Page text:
On the one hand, Paul compares himself to being like children in the mitts of the Thessalonians; there was a servant leadership role that was central to Paul ministry. He did not lord it over to people to whom and among whom he ministered, but rather sought to serve them and there was a vulnerability sense of helplessness attached to children’s lives and hostilities from outside and at times, division, within various churches which forced Paul to changed his plans in ways he had not expected. But the real burden of these verses is changing the metaphor, Paul as both mother and father. One should not try to deduce some bazaar conclusion about Paul’s gender or sexual orientation from this. He is simply appealing to what was in his world one of the most powerful and tender metaphors for gentle care and nurture to that of nursing mother with her baby at her breast, and then this balancing out the maternal metaphor with a paternal one in talking about the role of a father, not in this context, not as an authority which he clearly was in the ancient world, but as one who when functioning properly, encouraged and comforting his children as well as urging them and training them in proper spiritual living. Parents, of course, when functioning properly do not have the option of abandoning their children. They are ‘stuck’ with them for good or ill.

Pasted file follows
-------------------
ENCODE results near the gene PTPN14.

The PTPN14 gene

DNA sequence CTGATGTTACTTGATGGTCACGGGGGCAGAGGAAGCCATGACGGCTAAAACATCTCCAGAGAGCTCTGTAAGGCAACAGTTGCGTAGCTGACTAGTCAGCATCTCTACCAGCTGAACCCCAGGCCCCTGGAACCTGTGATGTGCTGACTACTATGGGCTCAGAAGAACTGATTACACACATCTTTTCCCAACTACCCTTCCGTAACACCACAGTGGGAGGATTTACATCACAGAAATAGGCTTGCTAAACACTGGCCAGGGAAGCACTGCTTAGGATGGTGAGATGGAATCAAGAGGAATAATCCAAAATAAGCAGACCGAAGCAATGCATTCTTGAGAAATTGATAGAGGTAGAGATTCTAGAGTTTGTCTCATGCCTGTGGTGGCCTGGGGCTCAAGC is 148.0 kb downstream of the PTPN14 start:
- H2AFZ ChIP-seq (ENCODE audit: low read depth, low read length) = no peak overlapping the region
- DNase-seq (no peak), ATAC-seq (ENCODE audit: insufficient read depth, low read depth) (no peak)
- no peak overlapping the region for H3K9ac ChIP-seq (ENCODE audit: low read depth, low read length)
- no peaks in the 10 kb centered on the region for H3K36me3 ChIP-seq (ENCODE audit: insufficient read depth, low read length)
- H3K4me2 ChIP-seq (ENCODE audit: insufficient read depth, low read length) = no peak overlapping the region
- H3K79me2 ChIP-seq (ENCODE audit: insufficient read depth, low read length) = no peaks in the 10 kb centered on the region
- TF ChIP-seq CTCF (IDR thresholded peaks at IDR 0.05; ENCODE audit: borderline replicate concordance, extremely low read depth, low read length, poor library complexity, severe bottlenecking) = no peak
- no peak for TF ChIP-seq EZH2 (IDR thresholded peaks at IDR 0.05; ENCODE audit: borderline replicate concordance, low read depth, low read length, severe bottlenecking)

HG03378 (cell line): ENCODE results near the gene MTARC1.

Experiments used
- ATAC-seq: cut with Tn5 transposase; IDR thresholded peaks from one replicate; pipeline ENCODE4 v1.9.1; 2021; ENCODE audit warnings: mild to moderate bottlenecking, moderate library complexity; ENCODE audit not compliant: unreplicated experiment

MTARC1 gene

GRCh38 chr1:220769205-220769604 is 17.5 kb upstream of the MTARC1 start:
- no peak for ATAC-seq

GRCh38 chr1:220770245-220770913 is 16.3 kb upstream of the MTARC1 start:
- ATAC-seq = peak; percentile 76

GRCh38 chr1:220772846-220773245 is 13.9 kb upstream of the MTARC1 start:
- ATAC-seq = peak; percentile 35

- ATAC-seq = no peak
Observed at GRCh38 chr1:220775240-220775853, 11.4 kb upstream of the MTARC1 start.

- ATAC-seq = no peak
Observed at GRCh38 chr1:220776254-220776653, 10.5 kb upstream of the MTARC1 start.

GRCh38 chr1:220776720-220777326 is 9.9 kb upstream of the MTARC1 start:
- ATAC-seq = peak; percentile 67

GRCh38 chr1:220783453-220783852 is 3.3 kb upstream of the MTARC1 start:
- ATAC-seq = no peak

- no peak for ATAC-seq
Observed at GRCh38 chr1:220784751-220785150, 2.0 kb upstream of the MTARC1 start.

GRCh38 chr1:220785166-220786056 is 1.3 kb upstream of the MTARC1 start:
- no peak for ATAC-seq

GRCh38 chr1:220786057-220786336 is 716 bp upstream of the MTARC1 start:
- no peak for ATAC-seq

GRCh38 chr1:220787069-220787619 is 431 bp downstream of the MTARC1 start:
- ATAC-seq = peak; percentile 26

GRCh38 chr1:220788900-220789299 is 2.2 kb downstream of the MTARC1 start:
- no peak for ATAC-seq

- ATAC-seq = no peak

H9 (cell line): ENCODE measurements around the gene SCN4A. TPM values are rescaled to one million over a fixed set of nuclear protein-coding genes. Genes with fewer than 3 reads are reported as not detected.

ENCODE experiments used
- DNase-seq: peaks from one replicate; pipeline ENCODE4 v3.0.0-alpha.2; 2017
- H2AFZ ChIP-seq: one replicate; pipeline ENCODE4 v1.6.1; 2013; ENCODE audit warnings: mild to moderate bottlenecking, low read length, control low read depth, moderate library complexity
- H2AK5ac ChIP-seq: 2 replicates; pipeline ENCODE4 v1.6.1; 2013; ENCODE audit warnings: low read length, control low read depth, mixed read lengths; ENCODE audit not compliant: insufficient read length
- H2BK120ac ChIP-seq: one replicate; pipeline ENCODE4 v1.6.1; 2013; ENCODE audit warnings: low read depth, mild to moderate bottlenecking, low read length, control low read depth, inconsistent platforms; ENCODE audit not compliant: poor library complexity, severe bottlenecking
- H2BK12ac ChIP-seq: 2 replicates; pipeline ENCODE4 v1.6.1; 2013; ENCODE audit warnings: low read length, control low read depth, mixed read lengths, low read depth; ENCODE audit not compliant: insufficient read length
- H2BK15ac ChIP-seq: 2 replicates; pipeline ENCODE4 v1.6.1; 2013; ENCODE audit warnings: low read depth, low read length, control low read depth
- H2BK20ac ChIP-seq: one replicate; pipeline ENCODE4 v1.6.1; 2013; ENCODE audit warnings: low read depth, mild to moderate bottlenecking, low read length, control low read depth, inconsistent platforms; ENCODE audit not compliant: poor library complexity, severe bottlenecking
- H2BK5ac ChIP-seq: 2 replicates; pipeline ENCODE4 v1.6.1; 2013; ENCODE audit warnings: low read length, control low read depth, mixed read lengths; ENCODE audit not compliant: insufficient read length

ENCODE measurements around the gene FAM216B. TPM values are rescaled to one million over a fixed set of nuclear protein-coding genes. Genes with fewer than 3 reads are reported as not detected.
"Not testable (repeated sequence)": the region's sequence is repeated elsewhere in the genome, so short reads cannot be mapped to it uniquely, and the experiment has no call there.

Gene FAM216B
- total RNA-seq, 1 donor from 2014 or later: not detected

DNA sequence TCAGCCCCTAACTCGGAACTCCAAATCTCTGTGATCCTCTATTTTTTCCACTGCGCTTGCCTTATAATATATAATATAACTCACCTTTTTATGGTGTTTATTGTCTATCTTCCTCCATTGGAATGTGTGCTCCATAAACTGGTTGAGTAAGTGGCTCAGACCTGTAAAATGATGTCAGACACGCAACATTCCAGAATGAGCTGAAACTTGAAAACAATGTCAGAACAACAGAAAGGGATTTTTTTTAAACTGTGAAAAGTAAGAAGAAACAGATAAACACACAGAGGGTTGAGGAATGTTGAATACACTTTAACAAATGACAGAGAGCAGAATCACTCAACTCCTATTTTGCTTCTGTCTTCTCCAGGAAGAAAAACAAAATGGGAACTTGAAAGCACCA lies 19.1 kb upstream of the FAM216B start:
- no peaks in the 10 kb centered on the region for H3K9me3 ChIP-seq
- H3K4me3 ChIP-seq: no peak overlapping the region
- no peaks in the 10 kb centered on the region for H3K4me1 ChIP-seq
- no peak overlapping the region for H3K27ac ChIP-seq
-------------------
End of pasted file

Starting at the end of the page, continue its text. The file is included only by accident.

It’s interesting, especially today in the 21st century western world with the turnover rate of pastors and other Christian leaders being at a seemingly all-time record high with people who at one stage of their lives seemed to have believed that God was calling them to ministry and indeed professional ministry for career, suddenly finding a fair amount of hardship of one kind or another and reinterpreting that call so as to leave the ministry for some other vocation altogether. Perhaps one of the things that has gone wrong is they have lost sight of the kind of commitment Paul expresses in these verses. Unless we recognize our flocks or our charges though they may change as people come and go and though they may change as we move from one place to the next. Nevertheless more like family, more like ministering to close relatives to whom we have become committed, no matter how much grift they may give us. Perhaps that is the model that will lead to the necessary stick-to-itiveness even through the very hard times and it needs to be emphasized more than it often is. There is another metaphor that punctuates the Thessalonian epistles and 1st Corinthians as well and several other portions of Paul’s letters of which we first encounter here in 1st Thessalonians 2, not least in four consecutive verses in chapter 2:3-6 and that is the theme of imitating Paul, much like the respected philosopher in the Greco-Roman world or the Rabbi in the Jewish world, did not give formal class room lectures nearly so much as gather a small group of followers who lived and walked with him at times as we would phrase it today, 24/7 (24 hours a day and 7 days a week), around the clock, seeing how he acted in a broad cross section of settings that life could show and seeing that he was not perfect, seeing how many mistakes he would make and seeing how he repented and sought forgiveness and moved on with his life, a fresh.